Seeing the Essential in June

June is joy.  The air seems to sparkle with celebration, and yet … there is a wistfulness. June is the bittersweet beauty of finishing something good and letting it go.  June is the last page of a favorite book that will be put away carefully—treasured and never to be forgotten.  June is saying good-bye to a group of children and parents I have grown to love.

Favorite books help me understand June in Room 204.  Charlotte’s Web helps me understand that teaching these children has been part of my life’s work.  Charlotte would call this her magnum opus.  The Secret Garden provides a beautiful metaphor for the classroom as a walled space where wonderful transformation can take place. Mary Poppins reminds me that I give children what I have to give and when it is time for the wind to change my work is done.   A teacher’s love requires a quick release.

Last week a riot of pink roses decked the garden walk at Richmond Hill and I was reminded of another book that helps me understand June: The Little Prince by Antoine Saint-Exupéry.  Someone gave me this book when I was a child.  I read it, but didn’t get it.  Later, I had to read it in French Literature.  I didn’t get it in French either.

One June day I went for a walk in the Fan and wandered into The Black Swan Bookstore.   Aimlessly, I ran my finger along the spines of the books on the shelves in the Children’s section and pondered the end of the school year. There it was: The Little Prince.  I pulled the book off the shelf and sat down on the floor.  I was going to give the book one more chance and then, suddenly, I was entranced. From the dedication (“to the child this grown-up once was”) to the last page, I relished the beauty of this book.

Why do the children I teach seem so extraordinary year after year?  I found the answer in the pages of The Little Prince.

The little prince wondered why his rose seemed so magnificent when there were so many others.  The fox told him (and me) the secret…

“Here is my secret.  It is very simple:  It is only with the heart that one can see rightly; what is essential is invisible to the eye.”

That’s it.  In a schoolroom a teacher has to learn to look with her heart to really see children.  Why do the children I teach seem so extraordinary?  Because they are.

Teacher, teacher what do you see?

I see an extraordinary, beautiful, insightful class looking at me.

In two weeks the wind will change, the classroom will empty, and the echoes will fade down the hall.  And then, like a walled garden, Room 204 will rest, and wait.

But now we are together.   These children will help me create our final unit on Fairy Tales and Storytelling.  It is an appropriate way for us to end.  After all, we are part of one another’s happily ever after.

About Annie Campbell

Annie Campbell is a National Board Certified third grade teacher and loves her work. She especially enjoys teaching children how to be enthusiastic readers, writers, and problem solvers. Every year, she hopes to inspire her students to be committed citizens who know they can make a difference in the world around them. When she is not teaching, Annie enjoys cooking for family and friends; she likes to lose herself in a good book; she loves discovering new ideas, restaurants, perfect picnic places, and movies with her husband, Ben.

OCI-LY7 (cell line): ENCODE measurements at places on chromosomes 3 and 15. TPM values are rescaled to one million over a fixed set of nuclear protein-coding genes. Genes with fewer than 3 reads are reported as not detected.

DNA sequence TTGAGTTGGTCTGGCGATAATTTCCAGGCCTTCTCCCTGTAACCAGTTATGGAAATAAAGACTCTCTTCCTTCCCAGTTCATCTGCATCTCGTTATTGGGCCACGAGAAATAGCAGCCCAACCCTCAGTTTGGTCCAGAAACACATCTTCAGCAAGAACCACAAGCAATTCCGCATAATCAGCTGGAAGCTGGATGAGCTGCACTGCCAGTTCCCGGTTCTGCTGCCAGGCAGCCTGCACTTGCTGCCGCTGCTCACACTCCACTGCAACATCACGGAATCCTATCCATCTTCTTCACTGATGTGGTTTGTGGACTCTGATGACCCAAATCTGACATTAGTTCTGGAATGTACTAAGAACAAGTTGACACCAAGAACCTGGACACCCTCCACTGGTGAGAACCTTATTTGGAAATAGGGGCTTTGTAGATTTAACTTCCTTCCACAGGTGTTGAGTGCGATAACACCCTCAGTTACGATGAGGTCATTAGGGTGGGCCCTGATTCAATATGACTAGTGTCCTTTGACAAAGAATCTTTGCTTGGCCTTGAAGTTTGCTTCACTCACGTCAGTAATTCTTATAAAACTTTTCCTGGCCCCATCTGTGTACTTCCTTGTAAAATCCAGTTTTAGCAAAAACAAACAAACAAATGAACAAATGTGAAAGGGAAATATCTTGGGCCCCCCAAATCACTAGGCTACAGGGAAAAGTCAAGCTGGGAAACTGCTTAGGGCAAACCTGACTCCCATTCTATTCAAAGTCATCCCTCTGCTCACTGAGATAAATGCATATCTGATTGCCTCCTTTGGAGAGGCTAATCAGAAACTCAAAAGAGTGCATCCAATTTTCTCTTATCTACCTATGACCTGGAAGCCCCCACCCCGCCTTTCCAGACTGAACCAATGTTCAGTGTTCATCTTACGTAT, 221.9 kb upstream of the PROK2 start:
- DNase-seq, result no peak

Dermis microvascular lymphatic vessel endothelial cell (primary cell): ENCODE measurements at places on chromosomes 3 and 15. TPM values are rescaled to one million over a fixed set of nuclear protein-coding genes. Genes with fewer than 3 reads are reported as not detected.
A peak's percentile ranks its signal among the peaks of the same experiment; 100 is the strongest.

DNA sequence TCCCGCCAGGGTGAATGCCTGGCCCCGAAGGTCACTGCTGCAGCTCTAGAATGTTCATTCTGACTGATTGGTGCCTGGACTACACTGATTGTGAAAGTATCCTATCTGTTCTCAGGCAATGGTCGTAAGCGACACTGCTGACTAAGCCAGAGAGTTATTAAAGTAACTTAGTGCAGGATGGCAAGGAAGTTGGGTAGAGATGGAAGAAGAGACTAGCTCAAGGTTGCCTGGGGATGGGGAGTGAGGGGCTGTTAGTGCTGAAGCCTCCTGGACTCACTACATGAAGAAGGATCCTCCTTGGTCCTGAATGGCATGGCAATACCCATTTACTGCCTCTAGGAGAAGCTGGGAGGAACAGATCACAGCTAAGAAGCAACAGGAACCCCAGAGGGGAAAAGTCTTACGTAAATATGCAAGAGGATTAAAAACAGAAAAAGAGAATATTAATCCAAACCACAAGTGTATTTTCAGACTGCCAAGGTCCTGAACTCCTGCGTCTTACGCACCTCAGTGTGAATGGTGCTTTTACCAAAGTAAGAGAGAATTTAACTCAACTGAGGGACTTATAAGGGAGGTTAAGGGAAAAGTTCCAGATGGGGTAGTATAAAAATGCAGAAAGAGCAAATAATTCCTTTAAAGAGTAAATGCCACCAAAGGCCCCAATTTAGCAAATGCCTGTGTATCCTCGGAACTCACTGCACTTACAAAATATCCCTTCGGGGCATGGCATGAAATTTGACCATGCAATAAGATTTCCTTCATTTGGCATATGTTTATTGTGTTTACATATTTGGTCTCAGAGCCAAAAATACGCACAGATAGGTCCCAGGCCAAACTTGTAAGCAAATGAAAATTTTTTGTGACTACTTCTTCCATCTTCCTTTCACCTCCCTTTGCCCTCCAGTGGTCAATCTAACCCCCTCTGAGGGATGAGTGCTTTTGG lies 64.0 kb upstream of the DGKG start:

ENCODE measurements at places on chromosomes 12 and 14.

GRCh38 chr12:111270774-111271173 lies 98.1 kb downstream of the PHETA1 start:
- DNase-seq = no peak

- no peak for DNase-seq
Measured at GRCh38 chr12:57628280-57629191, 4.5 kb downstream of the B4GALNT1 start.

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8 Responses to Seeing the Essential in June

  1. Laura McElligott says:

    Love it! Lexi will miss you so much! You have given her a love for so many things. Thank you.

  2. Helen Cassidy says:

    I’m speechless. It is bittersweet the year is ending. We are blessed to have had you and the whole class this year. Thank you thank you thank you, with love, Helen

  3. Danielle T. Goode says:

    This has been a great year!! Justin has a true love for writing in his journal and reading. We appreciate you and all of Room 204 (students and parents) will miss you.
    Love
    Danielle

  4. Libby says:

    I’d love to talk to you about your unit on fairy tales and storytelling; I’m teaching a class on fairy tales in the fall.

  5. Tara says:

    And then, like a walled garden, Room 204 will rest, and wait.
    Loved, loved, loved that line! I had never seen my room that way before, but now I do…and it will make it that much easier to pack up in that suddenly still hallway and silently say my last goodbyes to another great batch of sixth graders.

  6. Stacey says:

    That line from The Little Prince is beautiful. It explains everything.

  7. you’re really a gifted writer and i cried reading your work. it seems that my heart found something in your writings that my eyes couldn’t see. back to the little prince, i fell in love with that book when i was in high school. everyone read it except for me. although i believe that was to my advantage since i understand it more. the symbolism and all..

  8. Lindsey S. says:

    I absolutely cannot tell you how delighted I am to see that you mentioned The Little Prince for it is one of my favorite books of all time. I gave it to my fiance as a gift and he wrote a sermon based on the book! I cannot wait to be a teacher and use what I learned from that book in my own classroom!

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